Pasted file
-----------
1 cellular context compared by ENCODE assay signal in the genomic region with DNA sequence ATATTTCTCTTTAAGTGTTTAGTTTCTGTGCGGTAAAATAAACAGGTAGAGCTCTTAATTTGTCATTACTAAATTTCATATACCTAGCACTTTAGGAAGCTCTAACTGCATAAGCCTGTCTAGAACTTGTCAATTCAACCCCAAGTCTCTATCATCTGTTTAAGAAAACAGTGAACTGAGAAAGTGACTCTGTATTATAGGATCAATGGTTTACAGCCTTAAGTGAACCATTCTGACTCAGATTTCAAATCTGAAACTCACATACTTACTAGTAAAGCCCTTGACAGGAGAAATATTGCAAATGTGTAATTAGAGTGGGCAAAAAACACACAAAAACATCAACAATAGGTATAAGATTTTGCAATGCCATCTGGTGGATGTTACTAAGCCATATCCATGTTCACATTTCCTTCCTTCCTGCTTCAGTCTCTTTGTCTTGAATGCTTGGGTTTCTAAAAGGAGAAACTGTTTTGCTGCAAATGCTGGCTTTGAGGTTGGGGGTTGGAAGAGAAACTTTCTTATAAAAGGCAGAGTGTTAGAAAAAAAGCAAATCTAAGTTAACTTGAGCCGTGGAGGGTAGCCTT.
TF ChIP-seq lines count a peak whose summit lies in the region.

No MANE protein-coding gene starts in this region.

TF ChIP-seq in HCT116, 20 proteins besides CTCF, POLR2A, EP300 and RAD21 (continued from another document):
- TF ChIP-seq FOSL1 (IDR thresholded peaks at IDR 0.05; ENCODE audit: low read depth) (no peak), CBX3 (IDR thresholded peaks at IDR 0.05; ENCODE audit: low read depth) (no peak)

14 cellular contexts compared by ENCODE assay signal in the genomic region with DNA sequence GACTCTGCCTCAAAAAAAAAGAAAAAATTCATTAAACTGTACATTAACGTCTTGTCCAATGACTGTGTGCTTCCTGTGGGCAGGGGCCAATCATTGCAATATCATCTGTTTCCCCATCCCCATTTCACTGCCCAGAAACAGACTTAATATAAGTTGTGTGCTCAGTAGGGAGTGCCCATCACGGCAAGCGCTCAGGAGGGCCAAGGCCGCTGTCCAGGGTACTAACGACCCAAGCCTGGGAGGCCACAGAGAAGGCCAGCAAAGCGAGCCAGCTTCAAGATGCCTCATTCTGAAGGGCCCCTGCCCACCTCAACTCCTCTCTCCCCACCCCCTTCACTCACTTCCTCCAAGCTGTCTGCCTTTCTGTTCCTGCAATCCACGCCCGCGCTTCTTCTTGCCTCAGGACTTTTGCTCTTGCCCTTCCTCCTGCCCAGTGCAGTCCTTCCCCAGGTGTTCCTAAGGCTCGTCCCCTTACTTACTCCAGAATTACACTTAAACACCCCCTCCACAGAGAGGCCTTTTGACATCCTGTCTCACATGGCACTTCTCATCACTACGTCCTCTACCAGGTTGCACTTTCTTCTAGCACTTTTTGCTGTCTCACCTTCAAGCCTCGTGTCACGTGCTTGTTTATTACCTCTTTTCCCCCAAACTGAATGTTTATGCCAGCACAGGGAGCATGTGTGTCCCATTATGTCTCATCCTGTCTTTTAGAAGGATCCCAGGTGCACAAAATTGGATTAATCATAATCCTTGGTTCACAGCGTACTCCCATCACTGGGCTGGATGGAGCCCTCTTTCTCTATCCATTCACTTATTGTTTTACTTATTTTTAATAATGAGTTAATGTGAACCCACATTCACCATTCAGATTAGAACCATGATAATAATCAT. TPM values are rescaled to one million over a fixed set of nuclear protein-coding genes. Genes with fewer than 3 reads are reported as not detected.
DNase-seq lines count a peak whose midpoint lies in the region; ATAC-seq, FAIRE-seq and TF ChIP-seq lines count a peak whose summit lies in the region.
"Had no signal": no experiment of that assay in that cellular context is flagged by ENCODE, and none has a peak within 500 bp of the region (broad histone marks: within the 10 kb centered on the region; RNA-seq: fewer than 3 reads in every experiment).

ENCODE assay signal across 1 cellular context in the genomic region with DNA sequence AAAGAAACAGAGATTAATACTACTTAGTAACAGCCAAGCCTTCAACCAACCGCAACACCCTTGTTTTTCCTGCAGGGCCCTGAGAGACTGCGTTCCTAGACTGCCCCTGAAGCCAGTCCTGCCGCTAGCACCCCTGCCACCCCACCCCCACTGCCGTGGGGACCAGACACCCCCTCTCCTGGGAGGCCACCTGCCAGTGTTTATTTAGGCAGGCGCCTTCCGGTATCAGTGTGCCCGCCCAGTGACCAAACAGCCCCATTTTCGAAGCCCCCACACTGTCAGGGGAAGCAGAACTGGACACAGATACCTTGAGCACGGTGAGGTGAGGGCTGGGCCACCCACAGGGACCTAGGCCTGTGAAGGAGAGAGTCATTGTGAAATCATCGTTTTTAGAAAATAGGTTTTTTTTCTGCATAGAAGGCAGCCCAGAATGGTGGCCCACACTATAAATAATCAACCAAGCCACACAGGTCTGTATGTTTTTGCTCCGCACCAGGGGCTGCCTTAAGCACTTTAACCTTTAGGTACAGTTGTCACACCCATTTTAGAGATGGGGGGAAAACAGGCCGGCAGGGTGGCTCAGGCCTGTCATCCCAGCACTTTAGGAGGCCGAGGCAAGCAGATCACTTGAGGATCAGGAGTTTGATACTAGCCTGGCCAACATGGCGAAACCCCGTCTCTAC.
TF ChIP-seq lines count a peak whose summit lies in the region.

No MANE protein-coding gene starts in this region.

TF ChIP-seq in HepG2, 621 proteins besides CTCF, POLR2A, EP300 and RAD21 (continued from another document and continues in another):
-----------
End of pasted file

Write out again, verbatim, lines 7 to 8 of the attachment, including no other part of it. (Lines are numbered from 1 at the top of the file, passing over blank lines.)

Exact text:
DNase-seq lines count a peak whose midpoint lies in the region; ATAC-seq, FAIRE-seq and TF ChIP-seq lines count a peak whose summit lies in the region.
"Had no signal": no experiment of that assay in that cellular context is flagged by ENCODE, and none has a peak within 500 bp of the region (broad histone marks: within the 10 kb centered on the region; RNA-seq: fewer than 3 reads in every experiment).